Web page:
15-11-2009, 12:49 AM
15-11-2009, 01:27 PM
Freemasonry and the Development of Greek-Letter Fraternities
Masonic symbolism and philosophy had a strong influence in the early development of many of the so-called “Greek-letter” organizations so commonly seen on college campuses throughout the United States. In some cases, the influence was little more than an association of ritual and secrecy, but in many cases the relationships between Freemasonry and college fraternities are much stronger and enduring.
During the half century before the American Revolution, college fraternities had a meager yet budding existence. Prior to 1776, Yale College, the College of New Jersey (Princeton University), and the College of William and Mary all had student fraternal organizations. The establishment and development of these fraternities closely mimicked the maturation of American Freemasonry.
Phi Beta Kappa. It was in the year 1776 that the age of college fraternities took a secretive turn. That year marked the founding of the first Greek-letter society, the college fraternity Phi Beta Kappa at the College of William and Mary, Williamsburg, Virginia. Although not sanctioned by or directly connected to Freemasonry, Phi Beta Kappa patterned its initiations, oaths and method of proliferation after those of Freemasonry. Two of the founding members and a total of ten early members of Phi Beta Kappa were Freemasons.
Similarities between Phi Beta Kappa and Freemasonry are easily seen. First, both organizations held their meetings in secrecy. Freemasonry and Phi Beta Kappa both required new initiates to take voluntary oaths of fidelity. In the Phi Beta Kappa ritual, the founders named “friendship, morality and literature as essential characteristics.” These are closely related to the three principal tenets of Freemasonry: Brotherly Love, Relief and Truth. Phi Beta Kappa actually replicated the manner in which it established new chapters directly from the model used by Freemasonry. Soon, additional chapters were formed at Harvard, Yale and Dartmouth.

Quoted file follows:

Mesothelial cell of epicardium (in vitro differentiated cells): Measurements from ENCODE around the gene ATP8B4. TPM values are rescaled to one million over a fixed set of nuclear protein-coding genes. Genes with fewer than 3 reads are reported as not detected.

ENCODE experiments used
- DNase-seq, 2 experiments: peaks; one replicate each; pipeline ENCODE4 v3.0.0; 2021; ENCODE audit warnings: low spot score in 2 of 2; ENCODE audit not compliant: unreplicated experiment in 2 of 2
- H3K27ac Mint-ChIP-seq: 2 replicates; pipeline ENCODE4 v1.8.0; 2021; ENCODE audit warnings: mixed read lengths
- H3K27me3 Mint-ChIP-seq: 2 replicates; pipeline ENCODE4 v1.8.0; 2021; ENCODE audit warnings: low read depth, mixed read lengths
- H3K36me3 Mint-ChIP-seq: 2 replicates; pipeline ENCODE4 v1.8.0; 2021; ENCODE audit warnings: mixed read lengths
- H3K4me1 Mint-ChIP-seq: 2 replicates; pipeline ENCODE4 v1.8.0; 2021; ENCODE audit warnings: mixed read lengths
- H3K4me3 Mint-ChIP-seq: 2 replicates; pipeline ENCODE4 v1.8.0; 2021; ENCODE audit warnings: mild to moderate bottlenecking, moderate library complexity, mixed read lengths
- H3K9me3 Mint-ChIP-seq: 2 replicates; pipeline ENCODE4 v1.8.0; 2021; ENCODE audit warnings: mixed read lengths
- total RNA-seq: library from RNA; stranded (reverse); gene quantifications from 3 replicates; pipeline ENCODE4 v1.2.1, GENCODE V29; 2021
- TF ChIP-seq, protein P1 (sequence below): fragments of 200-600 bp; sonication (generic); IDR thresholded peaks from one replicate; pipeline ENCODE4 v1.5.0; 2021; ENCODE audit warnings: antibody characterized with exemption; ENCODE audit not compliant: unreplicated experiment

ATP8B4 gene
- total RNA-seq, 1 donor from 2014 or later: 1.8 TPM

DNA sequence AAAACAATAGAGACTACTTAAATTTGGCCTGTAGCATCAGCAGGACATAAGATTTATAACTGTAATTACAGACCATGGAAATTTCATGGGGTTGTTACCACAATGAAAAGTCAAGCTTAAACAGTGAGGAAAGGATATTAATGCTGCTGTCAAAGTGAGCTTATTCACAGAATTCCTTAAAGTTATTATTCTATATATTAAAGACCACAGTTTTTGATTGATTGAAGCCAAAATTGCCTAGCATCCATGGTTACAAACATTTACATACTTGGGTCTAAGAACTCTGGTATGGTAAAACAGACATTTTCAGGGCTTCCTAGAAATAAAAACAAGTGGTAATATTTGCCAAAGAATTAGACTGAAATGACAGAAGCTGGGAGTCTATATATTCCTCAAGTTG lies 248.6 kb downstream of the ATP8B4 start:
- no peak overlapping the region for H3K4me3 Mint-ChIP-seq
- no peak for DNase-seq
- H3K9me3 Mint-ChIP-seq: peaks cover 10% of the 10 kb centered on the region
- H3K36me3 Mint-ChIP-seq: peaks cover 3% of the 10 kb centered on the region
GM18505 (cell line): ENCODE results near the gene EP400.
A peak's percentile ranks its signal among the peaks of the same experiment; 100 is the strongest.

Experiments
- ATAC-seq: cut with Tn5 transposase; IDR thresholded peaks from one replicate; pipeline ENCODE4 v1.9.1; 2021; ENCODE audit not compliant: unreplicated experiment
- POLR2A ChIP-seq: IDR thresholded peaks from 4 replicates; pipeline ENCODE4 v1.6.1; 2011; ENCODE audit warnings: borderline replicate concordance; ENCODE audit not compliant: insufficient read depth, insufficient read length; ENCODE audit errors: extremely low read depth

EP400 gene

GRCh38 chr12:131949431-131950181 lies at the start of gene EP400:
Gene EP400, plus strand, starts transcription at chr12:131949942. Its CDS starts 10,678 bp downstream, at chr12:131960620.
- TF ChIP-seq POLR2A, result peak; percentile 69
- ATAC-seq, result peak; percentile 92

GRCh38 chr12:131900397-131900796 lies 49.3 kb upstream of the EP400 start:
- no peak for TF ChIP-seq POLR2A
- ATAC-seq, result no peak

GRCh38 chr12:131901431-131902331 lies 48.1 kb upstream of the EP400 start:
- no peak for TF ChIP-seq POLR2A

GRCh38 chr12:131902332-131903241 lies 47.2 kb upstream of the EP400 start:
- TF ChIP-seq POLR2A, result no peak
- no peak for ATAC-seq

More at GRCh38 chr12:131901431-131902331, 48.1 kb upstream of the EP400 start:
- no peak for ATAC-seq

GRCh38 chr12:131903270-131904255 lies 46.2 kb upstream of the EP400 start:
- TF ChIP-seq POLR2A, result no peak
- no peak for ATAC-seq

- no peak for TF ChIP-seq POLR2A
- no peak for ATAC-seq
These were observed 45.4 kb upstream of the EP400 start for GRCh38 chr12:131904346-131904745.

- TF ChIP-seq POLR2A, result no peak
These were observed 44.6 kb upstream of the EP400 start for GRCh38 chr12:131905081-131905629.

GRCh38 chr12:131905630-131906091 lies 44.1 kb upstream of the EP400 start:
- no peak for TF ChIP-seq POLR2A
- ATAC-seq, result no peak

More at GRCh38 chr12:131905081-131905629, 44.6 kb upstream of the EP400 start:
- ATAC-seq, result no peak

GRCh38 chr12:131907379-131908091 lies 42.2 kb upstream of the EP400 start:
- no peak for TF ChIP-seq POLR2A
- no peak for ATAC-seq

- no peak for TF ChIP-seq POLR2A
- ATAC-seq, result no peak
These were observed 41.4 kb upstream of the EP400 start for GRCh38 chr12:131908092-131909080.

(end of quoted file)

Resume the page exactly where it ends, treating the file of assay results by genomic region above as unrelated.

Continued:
In 1825, forty-nine years after the organization of Phi Beta Kappa, the Kappa Alpha Society (not to be confused with Kappa Alpha Order) was organized at Union College, Schenectady, New York. Among its founders were several Phi Beta Kappa members. Like Phi Beta Kappa and the Kappa Alpha Society, college fraternities continued to be organized in the academic institutions of the United States. Most of these fraternities had oaths of secrecy and secret modes of recognition.
Ritual Exposure. 1826 was the year of the disappearance of Captain William Morgan in upstate New York, allegedly abducted and murdered for publishing and exposing Masonic ritual. The story of Morgan’s disappearance and the subsequent anti-Masonic period, lasting until about 1840, should be well known to all Freemasons, because this period marked the beginning of an explosion in published ritual exposures.
The Fraternal Movement. It would be several decades before the chaos subsided enough to hasten in the heyday of American fraternalism. However, the number of Greek-letter societies continued to grow throughout the mid- and late- 1800s. The new fraternities formed during this time patterned themselves after Phi Beta Kappa’s original model. Based upon this fact alone, it could be stated that all American college fraternities owe and least a little of their heritage to Freemasonry.
Kappa Alpha Order. Kappa Alpha Order was founded on 21 December 1865 at Washington College (now Washington and Lee University) at Lexington, Virginia, by James Ward Wood and three others. During their lives, all four were Master Masons. The ritual for Kappa Alpha was created by Samuel Z. Ammen, ultimately earning him the title “the practical founder of Kappa Alpha Order.” Ammen, who had already been inducted into Freemasonry in Friendship Lodge, Fincastle, Virginia, later stated: “I drew heavily upon my experience as a Master Mason in crafting the new ritual.” That ritual utilizes the symbolism of the Masonic Knights Templar as much as the symbolism of craft Masonry. The ritual transformed the fraternity into an order of Christian knighthood, which sought to preserve the masculine virtues of chivalry, respect for others, honor and reverence for God and womanhood.
Other examples of Greek-letter fraternities with Masonic influence granted by either founding members or early members include Alpha Tau Omega, Sigma Nu, Phi Delta Theta, Sigma Chi, Phi Gamma Delta, Sigma Alpha Epsilon, Pi Kappa Alpha, Zeta Psi, Tau Kappa Epsilon, Psi Upsilon, and Delta Psi.